Abu Ahmad, one of Islamic State’s most active supporters online says he has had over 90 Twitter accounts suspended, but is not planning to slow down. He is a trusted member of what has come to be called the Baqiya family, a loose network of Islamic State supporters from around the world who share news, develop close friendships, and help each other when members get arrested or come under law enforcement surveillance. Abu Ahmad, as with all Baqiya members, agreed to talk to me on the condition that his real name and location not be published.
While Islamic State social media accounts used to flourish, Twitter has now been suspending the accounts of fighters and supporters alike. Scholars and analysts continue to debate whether this is effective and worthwhile.
For over two years now, I have co-directed a study of Western foreign fighters based at the University of Waterloo and have been interviewing — on Skype and various text messaging platforms — several dozen fighters and members of this Baqiya family. A few things are clear: First, while Twitter suspensions certainly disrupt their ability to seamlessly spread information, they have developed innovative and effective ways of coming back online. Second, these youth receive an enormous amount of emotional and social benefits from participating in their online “family.”
This online network is important for spreading the new Twitter accounts of individuals coming back from suspension. Watching Abu Ahmad’s accounts, for instance, I have been amazed at how quickly he is able to re-acquire his followers. At times, his new accounts are only active for a day or two before getting suspended again, but he manages to get most of his 1,000-plus followers back every time. “I follow people, and they follow me back. We do shout outs,” he told me during an interview last month; “we also have secret groups online which don’t get suspended, and we share our new accounts on there.”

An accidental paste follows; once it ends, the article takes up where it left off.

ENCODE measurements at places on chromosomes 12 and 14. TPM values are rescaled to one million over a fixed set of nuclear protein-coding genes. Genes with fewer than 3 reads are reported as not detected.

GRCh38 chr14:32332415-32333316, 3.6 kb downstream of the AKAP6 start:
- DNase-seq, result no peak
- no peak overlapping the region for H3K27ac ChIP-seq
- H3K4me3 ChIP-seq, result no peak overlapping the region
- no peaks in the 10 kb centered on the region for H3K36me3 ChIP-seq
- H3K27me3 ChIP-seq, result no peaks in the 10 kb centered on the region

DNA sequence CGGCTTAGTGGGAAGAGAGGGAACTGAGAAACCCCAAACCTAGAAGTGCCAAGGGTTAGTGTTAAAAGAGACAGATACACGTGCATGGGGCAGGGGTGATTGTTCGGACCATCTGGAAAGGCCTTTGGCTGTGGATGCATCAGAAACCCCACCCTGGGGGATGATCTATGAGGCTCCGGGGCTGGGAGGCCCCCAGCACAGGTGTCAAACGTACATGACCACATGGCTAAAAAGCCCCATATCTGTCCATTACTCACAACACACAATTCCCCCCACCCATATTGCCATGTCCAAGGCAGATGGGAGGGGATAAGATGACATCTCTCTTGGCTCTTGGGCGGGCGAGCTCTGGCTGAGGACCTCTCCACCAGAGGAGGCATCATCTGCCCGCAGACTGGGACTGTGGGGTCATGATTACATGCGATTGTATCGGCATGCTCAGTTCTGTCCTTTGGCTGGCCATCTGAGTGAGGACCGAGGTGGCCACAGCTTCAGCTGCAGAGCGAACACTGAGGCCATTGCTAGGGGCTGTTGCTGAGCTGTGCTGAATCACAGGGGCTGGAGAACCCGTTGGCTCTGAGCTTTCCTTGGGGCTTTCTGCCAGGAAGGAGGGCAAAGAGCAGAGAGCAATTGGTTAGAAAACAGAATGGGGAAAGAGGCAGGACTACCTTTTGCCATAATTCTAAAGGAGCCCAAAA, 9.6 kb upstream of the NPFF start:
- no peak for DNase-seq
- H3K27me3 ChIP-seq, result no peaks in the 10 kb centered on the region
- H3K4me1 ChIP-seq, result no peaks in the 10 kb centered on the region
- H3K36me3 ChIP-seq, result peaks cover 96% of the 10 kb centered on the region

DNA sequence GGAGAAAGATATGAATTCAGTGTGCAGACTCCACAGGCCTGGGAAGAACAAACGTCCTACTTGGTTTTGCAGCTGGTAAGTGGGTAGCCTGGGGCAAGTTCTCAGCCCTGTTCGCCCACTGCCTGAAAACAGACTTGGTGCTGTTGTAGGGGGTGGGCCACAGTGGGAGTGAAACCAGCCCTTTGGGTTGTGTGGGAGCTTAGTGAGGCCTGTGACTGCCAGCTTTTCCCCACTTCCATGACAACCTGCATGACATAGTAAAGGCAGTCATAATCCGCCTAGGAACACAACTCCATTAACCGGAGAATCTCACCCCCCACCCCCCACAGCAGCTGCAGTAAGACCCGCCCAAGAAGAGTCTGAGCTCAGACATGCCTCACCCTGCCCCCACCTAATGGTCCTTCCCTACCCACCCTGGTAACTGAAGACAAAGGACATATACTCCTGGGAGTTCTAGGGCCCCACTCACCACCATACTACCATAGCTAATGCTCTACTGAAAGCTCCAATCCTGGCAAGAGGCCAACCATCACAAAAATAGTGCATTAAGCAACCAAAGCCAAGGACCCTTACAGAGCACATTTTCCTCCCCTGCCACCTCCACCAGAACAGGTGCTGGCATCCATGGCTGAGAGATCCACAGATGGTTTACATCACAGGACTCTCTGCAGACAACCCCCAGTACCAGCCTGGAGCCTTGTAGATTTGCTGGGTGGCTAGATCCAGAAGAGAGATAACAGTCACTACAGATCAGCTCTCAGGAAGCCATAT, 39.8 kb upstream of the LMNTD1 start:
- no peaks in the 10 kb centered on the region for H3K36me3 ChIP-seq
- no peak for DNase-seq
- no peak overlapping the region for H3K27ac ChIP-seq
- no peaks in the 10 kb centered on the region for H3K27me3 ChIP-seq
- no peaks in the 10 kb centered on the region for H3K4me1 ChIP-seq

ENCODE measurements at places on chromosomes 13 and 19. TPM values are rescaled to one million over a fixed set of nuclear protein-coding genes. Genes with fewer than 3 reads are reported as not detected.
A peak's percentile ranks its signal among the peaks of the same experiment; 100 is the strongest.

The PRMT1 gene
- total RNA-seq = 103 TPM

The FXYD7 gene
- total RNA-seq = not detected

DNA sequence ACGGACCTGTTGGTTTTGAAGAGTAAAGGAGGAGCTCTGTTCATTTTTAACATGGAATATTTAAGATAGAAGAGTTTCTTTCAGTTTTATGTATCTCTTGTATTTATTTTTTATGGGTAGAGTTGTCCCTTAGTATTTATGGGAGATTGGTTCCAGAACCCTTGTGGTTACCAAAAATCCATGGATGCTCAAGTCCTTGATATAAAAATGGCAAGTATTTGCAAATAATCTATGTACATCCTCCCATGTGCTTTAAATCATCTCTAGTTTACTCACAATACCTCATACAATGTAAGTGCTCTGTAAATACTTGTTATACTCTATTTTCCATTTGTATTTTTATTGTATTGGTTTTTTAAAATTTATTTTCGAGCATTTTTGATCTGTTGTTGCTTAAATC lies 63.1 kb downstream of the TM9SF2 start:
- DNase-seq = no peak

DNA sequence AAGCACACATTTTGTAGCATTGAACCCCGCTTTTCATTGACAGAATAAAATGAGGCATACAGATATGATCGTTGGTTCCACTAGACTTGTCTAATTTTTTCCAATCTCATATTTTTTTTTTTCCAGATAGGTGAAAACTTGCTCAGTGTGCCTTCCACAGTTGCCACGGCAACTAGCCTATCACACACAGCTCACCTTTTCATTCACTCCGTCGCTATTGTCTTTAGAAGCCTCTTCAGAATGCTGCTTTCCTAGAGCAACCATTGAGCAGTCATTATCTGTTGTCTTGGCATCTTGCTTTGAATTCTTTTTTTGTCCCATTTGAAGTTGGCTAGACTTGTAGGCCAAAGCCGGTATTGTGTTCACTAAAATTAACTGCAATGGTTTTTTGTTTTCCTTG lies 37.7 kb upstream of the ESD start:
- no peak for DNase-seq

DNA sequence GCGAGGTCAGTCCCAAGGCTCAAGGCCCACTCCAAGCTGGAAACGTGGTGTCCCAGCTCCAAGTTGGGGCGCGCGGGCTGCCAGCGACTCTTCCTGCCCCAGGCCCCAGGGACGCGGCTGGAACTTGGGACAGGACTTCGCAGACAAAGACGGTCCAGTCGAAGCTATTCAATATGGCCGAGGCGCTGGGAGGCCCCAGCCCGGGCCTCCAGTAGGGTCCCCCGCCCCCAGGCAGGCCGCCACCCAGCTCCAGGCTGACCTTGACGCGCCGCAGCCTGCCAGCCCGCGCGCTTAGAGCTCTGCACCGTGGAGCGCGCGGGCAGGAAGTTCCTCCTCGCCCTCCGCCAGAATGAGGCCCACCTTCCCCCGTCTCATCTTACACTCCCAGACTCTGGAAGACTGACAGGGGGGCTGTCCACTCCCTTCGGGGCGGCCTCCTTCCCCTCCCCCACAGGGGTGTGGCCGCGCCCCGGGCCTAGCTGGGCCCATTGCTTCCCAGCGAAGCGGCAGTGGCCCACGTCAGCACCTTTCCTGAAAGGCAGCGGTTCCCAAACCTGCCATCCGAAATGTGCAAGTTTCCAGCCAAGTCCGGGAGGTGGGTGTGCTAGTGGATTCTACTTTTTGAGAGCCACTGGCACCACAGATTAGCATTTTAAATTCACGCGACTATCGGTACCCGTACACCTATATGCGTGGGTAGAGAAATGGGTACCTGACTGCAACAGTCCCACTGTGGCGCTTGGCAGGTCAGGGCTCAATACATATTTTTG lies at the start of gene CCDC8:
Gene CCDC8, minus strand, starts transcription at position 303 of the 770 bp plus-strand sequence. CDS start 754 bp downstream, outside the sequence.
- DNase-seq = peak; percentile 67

All of it seems terribly time-consuming and exhausting — the online equivalent of some Sisyphean saga. But he disagrees. “It is our obligation to call people to our cause and explain it to them,” he responds, “to debunk lies by the mass media about jihad and the mujahideen. We are rewarded for our efforts by Allah azza wa-jal [the Glorious and exalted].” Various members of this Baqiya family have told me they concur; their work online brings ajr, or reward from Allah for performing a good deed. Other members wouldn’t go that far. “It’s very silly to think you’re gonna get super ajr for creating a Twitter account,” Umm Hafida, another trusted member of the Baqiya Twitter family, tells me laughing.
When I ask Abu Ahmad whether he ever gets tired of constantly having to create new accounts, I wasn’t expecting his response. “I don’t create new accounts,” he tells me, “my friend steals inactive accounts for me.” A bit confused, I asked him and other Baqiya members what this meant. “We used to hack accounts a lot,” Umm Hafida says. “The choice of account was related to how weak the password was. We then change the password and clean the account. We change the profile picture, the cover picture, and delete all the old tweets. Then the account sits on a list until someone needs it. I used to spend the night doing that.”